In the post-Sept. 11 world, the number of IT projects generated by the creation of the Department of Homeland Security was expected to exceed even generous estimates.
Yet some solution providers with longtime ties to the feds say they're beating their heads against the wall trying to discuss homeland security IT proposals with their government customers. "People are very reluctant to give any information," said Kyle Yost, vice president of sales at En-Net Services, a solution provider in Frederick, Md.
Sales to two longtime En-Net customers,the FBI and the U.S. Coast Guard, which is slated to become part of the Department of Homeland Security (DHS),have "come to a halt," he said. "We'd been doing quite a bit of business with them."
On the other hand, Yost said En-Net, which resells Sony and Fujitsu hardware and other products, made several sales in one day last week to non-DHS government customers.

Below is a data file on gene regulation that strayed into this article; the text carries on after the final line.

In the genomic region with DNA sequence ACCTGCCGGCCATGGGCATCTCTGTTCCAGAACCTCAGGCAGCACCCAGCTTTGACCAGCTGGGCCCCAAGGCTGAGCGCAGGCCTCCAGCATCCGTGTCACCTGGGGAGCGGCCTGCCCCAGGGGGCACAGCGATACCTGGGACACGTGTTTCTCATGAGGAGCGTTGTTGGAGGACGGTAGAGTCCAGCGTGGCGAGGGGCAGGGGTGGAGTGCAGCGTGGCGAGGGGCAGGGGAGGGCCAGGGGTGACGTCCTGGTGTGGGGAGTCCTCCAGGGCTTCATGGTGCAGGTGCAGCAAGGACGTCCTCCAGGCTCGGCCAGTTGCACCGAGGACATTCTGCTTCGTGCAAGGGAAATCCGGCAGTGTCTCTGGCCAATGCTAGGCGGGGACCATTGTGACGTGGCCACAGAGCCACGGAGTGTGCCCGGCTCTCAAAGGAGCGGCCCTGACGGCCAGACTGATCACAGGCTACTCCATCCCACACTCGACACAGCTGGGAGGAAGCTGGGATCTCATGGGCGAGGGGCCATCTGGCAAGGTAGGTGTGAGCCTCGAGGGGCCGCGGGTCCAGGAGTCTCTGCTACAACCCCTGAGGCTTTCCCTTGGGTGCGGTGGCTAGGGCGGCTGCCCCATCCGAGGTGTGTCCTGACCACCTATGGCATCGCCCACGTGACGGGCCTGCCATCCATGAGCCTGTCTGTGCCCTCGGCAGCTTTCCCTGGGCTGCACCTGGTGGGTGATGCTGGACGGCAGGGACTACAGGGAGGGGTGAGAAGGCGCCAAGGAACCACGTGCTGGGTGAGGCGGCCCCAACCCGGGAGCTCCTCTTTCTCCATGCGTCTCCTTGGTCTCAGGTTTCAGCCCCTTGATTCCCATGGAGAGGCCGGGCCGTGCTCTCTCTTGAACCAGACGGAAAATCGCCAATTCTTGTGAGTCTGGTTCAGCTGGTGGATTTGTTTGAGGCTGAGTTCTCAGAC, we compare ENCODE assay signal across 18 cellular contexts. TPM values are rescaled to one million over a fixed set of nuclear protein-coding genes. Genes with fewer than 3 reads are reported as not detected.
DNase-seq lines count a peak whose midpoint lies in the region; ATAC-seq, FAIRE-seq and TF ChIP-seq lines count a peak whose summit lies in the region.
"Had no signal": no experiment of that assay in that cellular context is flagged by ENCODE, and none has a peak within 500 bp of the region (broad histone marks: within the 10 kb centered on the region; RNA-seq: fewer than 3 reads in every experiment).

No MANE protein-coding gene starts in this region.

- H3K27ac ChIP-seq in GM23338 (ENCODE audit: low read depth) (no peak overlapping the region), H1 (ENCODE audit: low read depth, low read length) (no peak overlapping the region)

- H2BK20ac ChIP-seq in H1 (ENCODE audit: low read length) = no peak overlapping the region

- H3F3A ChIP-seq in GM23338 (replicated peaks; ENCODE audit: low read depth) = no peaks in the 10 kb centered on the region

In a report released last week, the General Accounting Office (GAO) estimated that $1.7 billion would be targeted for the DHS' IT needs in fiscal 2003. That figure, which the GAO said in the report may be too low, is earmarked for the homeland security IT needs of 22 federal agencies that will be melded into the DHS.
Some federal solution providers wonder where that money is, even as they acknowledge January is typically a slow month. Some are relying on innovation to spark new business. "We get asked about some weird things, like do we want to do a security analysis for a local firing range," said Gordon Hunter, civilian national account manager at solution provider iGov.com, McLean, Va.
Brad Mack, iGov's vice president of sales, said for smaller resellers, building close relationships with heavy-hitting systems integrators such as Northrop Grumman will be key to winning DHS IT work.
Also key will be relationships with the agencies that will make up DHS. "Market to your installed base like there will be no change, and you will likely retain market share," said Mark Amtower, a partner at consultancy Amtower & Co., Ashton, Md. "Operating under the impression that the [DHS'] new CIO will drive major IT changes is wrong."